In an effort to escape some of the hassles of iTunes, I recently moved to the Logitech Media Server platform, using a small Raspberry Pi (hand sized) computer. Now using the iPeng remote app to control my music.

Now, this is, as far as I can tell, simply streaming bits to my DAC from a different computer. There is no reason I'm aware of that would suggest any difference in sound, and I did not expect any.

And yet, my system now sounds slightly different. In a way that's actually driving me a bit nuts. There is a decidedly more thin, peaky quality to the treble, a thinner sounding midrange, just a generally brighter, "harder" edge to the sound. This is bizarre, as it is exactly those areas in which my system has always struck me as NOT sounding like that.

I kept figuring "all in my head, no reason for it." But when I finally took the hard drive and streamed again from the iMac/iTunes...suddenly my system sounded like itself again - not peaky, richer, less edge, more organic etc. Damn...this I did not expect or want, as I really need to be rid of iTunes and on to the other platform.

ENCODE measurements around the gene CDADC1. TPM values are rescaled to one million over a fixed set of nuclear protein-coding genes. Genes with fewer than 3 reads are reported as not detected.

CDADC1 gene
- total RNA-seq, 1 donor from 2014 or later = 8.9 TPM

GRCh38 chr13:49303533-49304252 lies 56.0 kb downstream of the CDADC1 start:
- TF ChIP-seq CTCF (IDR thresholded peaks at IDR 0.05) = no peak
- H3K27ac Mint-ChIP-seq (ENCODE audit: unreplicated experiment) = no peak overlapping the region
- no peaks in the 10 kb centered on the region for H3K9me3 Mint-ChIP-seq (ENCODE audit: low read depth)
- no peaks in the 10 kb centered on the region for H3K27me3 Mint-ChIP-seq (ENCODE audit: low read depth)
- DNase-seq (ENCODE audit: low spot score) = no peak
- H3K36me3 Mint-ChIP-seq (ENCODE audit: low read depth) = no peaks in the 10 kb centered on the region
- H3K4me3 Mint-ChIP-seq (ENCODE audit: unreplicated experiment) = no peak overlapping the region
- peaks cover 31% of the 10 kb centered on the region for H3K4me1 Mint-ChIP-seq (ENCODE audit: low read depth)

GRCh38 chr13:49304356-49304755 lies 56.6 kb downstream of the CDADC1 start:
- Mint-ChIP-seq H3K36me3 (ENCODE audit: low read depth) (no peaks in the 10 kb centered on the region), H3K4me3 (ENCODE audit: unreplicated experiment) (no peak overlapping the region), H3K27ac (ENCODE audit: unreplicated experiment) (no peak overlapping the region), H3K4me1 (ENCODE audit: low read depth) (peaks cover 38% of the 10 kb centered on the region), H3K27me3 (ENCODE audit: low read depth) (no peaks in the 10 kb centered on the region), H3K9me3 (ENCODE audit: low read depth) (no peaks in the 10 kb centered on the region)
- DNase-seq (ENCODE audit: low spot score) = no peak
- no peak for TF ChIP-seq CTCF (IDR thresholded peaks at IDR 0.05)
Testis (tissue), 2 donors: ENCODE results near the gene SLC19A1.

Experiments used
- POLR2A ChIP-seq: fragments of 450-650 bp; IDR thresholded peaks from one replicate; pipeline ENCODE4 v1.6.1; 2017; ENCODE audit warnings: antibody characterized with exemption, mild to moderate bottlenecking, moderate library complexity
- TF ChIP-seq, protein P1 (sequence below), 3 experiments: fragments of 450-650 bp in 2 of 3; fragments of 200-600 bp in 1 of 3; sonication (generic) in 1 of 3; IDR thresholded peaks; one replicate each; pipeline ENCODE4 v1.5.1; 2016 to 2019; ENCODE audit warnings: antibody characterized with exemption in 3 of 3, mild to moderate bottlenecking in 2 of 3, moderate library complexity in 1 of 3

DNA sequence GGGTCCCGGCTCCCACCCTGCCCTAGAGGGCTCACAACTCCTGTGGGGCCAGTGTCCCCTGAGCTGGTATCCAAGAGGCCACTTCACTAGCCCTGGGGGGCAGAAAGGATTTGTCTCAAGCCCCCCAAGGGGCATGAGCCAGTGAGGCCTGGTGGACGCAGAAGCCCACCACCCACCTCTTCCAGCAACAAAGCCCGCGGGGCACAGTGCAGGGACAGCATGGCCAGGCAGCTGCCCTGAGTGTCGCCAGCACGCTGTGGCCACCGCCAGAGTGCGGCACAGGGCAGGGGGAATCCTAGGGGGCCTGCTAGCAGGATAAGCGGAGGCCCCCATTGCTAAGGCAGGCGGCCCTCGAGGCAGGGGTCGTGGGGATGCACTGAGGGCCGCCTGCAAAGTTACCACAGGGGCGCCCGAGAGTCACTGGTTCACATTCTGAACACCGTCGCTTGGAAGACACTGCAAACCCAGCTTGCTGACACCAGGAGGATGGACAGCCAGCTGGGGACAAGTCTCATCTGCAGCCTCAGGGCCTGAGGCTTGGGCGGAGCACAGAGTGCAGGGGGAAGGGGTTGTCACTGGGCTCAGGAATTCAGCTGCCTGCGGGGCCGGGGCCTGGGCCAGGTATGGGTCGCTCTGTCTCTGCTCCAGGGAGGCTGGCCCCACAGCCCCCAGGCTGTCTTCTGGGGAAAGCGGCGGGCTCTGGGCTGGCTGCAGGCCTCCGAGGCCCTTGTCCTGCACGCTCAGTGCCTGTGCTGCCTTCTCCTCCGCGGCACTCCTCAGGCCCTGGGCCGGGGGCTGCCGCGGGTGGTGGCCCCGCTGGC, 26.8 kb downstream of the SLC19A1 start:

So, understanding, as far as I do, that there shouldn't be a sonic difference and my this could be some form of bias, I'm going to blind test between them with the help of a pal.
Just to follow up on the above...

I did manage a modest blind test with the help of my friend.

The two different digital servers - iTunes and the Raspberry Pi - were in a room down the hall from my listening room. So my friend was in a separate room out of sight, switching between the two sources. We did the testing in pairs of 2. I'd listen to a bit of the selected song, then I'd yell "switch. " Then I would yell to him which one I preferred - if any, and he'd write down the result for each pair trial.

My friend had use coin flips to determine the switching. Hence switching was random, unknown to me, and sometimes the source was actually switched, sometimes it was just played again.

Results: Random guessing pattern. Sometimes I "preferred" the sound of one, sometimes the other. Sometimes I said "there was no change" when there was no change. Other times I "preferred" one over the other, even though the source had not been changed.